[VOY] Jammer's Review: "Bliss"
- Warning: This review contains significant spoilers for the episode "Bliss."
If you haven't seen the show yet, beware.
Nutshell: Three words: Archetypes done entertainingly.
Plot description: The Voyager crew is lured into a giant space creature
that consumes starships as food, and only Seven and the Doctor may have the
ability to save the ship.
Star Trek: Voyager -- "Bliss"
Airdate: 2/10/1999 (USA)
Teleplay by Robert J. Doherty
Story by Bill Prady
Directed by Cliff Bole
Review by Jamahl Epsicokhan
Rating out of 4: ***
"I'm something of a renaissance EMH." -- Doc, on his multi-skills
"Bliss" probably shouldn't be half as good as it is. Here's a story
involving a lifetime's worth of cliches borrowed from Voyager standbys,
cinema archetypes, and general derivatives of derivatives. How many
different standbys can we work into a single episode? Let me count the ways.
1. Voyager finds an anomaly that appears to be a wormhole offering A Way
Home [TM]. Naturally, this supposed way home is not at all what it appears
2. The ship is Threatened With Destruction [TM] by said anomaly.
3. A lone crewman, in this case Seven of Nine, our former-Borg heroine,
finds herself The Only Hope [TM] for preventing said ship's destruction.
4. The Kid [TM], Naomi Wildman (note how Seven will *never* use her first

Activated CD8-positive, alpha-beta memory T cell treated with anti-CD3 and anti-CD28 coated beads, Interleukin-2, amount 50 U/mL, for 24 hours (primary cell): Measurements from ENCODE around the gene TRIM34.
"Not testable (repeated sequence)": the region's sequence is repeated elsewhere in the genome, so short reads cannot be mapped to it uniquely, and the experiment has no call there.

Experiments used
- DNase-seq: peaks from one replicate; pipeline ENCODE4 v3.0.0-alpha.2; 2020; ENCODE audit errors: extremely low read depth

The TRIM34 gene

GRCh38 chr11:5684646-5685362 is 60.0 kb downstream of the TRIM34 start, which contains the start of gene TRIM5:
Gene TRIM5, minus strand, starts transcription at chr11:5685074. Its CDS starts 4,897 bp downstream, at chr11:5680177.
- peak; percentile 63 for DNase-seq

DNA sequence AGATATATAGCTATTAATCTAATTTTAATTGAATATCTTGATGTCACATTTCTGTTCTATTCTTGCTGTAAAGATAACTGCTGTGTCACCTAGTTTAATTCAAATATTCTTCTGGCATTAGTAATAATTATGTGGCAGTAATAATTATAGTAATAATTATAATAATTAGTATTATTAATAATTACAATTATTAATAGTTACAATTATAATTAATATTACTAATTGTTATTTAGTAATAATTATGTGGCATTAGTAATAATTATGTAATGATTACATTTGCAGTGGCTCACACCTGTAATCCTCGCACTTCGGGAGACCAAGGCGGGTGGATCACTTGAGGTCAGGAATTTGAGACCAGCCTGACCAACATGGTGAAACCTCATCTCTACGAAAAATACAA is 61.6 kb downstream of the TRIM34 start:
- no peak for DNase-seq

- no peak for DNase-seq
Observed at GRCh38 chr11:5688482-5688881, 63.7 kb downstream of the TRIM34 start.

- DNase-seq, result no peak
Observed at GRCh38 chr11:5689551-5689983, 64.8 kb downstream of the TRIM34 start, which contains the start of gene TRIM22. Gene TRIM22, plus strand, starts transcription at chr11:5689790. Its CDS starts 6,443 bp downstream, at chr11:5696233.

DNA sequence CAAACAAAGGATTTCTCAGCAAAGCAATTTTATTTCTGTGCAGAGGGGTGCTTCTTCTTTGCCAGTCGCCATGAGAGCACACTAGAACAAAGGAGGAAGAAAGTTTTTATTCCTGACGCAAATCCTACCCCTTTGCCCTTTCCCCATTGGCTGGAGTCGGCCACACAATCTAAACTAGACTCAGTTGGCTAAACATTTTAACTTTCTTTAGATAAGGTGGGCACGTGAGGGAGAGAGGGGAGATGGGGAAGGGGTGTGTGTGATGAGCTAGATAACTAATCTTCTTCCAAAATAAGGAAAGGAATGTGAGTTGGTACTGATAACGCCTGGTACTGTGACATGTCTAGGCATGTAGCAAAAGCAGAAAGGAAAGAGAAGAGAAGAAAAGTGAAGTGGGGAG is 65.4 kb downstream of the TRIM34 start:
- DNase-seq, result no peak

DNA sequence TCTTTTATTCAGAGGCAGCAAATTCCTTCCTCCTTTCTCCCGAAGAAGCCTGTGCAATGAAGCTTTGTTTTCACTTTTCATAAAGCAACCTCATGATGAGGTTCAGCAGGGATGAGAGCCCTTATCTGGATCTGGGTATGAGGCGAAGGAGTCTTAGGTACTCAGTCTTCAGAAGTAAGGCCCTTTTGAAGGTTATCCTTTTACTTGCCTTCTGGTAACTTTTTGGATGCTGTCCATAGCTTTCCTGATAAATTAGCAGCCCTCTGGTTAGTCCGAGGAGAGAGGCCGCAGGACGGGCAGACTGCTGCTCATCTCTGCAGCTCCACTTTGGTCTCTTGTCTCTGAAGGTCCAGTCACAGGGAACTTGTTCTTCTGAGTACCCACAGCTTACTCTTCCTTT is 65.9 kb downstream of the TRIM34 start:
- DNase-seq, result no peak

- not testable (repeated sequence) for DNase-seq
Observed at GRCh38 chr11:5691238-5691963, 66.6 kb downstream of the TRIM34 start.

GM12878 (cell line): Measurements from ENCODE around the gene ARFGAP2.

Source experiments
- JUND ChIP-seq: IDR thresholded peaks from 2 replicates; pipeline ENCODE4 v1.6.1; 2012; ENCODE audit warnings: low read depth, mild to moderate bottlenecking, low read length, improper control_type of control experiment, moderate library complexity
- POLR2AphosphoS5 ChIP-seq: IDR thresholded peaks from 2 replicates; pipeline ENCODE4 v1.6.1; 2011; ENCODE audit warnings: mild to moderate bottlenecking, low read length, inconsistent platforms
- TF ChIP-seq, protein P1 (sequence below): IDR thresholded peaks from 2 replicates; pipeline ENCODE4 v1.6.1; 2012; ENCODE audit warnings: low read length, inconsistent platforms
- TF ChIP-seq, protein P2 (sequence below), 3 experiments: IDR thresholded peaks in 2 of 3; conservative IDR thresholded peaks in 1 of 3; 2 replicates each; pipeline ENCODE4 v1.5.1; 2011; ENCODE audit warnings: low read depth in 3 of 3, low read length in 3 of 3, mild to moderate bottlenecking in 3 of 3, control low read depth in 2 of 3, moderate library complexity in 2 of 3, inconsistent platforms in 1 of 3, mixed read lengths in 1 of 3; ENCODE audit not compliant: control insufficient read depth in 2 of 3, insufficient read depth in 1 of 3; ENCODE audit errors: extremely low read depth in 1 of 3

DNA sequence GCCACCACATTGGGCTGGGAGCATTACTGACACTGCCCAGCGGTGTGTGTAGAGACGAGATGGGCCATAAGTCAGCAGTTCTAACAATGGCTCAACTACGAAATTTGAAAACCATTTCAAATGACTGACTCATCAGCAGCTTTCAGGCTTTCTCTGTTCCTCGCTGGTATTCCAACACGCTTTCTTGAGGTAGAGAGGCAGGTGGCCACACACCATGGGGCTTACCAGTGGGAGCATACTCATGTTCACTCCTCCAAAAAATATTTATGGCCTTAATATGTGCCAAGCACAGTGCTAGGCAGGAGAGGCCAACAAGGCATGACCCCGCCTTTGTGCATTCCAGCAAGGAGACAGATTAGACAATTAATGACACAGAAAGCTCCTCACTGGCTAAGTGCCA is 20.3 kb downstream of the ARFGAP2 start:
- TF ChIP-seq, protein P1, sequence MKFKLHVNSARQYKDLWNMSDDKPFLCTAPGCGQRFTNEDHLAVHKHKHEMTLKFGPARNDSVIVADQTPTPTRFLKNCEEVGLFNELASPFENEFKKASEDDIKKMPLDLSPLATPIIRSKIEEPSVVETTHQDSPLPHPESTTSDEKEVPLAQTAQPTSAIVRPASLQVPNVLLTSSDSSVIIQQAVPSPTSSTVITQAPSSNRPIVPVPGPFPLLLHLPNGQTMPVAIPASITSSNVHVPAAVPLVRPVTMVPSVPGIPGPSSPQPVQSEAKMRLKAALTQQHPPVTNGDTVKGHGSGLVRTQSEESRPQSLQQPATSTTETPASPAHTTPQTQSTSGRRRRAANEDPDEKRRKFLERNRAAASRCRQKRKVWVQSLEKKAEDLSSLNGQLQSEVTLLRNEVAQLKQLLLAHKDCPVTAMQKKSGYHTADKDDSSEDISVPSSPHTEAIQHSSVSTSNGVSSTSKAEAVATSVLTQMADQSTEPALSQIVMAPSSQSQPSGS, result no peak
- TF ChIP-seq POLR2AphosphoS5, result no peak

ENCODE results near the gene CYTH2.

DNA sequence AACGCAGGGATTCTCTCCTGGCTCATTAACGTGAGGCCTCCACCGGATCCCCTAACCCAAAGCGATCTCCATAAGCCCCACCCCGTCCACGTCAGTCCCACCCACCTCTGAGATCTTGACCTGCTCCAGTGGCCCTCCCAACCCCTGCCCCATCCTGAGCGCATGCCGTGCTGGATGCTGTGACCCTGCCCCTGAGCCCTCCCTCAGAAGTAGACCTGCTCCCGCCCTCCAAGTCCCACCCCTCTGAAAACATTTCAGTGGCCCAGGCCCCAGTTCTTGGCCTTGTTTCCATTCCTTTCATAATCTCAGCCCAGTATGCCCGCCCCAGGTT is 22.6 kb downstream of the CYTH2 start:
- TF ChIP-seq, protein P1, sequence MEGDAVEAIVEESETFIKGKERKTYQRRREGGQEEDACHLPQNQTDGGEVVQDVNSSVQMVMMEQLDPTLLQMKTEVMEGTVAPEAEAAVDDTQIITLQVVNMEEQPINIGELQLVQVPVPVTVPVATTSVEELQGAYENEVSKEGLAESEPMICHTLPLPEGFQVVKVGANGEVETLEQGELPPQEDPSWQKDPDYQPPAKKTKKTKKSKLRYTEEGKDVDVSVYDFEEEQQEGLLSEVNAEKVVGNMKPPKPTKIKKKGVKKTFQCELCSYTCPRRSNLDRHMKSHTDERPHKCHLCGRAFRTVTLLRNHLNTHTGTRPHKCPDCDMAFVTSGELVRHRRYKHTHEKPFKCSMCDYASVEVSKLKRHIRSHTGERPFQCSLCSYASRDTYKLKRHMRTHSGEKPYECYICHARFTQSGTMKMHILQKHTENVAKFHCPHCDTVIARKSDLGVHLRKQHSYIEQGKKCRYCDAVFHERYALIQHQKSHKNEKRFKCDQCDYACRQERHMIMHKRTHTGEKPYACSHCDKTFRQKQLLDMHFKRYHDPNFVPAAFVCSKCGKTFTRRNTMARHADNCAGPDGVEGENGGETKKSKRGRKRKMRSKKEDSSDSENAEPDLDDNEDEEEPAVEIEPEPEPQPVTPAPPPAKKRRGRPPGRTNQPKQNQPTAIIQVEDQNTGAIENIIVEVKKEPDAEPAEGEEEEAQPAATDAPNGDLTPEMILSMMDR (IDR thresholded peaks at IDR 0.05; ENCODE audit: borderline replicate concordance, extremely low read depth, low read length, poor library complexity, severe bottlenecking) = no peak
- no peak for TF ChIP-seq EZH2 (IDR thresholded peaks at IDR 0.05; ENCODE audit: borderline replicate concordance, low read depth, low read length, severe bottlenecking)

name without the last name or vice versa; it's a noun whose existence
*requires* both words), is one of the few left who is useful to Seven, and
provides the heroine with assistance.
5. We have The Beast [TM], a monster that will eat you, or in this case
your entire starship, a basic standby for science fiction from here to eons
before I can remember, I'm sure.
6. We have The Alien Helper of the Week [TM], who also serves as the Cinema
Archetype of the Week [TM]--a character inspired by Quint from "Jaws," and
cheerfully plugged into the story as an expert on said monster. He even
gets A Sobering Monologue About the Past [TM] that, although nowhere near
as good as Quint's USS Indianapolis monologue, is meant to provide the
character with a depth explaining his obsession.
7. Lastly, in a sentiment that almost pokes fun at the series itself, we
have nearly every character in the episode existing as a shallower version
of themselves, which is explained by the Weird Unexplainable Properties
[TM] emanating from The Beast, which affects the crew's judgment and, with
bait that looks like A Way Home, lures them into entering the belly of The
Now before anyone accuses me of being harsh and cruel and cynical and
unfair toward this cheerful assemblage of reliably derivative puzzle
pieces, let me hasten to add that I liked this episode. I really did. It's
"comfort" entertainment done well. Given the extent of the recyclical
nature of the storyline, common sense predicts I would resist this episode.
But given the execution, resistance was futile. (I know, I know--that was
obvious. But it was too hard to pass up. If the episode can use cliches,
why can't I?)
And before anyone accuses me of being too generous and forgiving and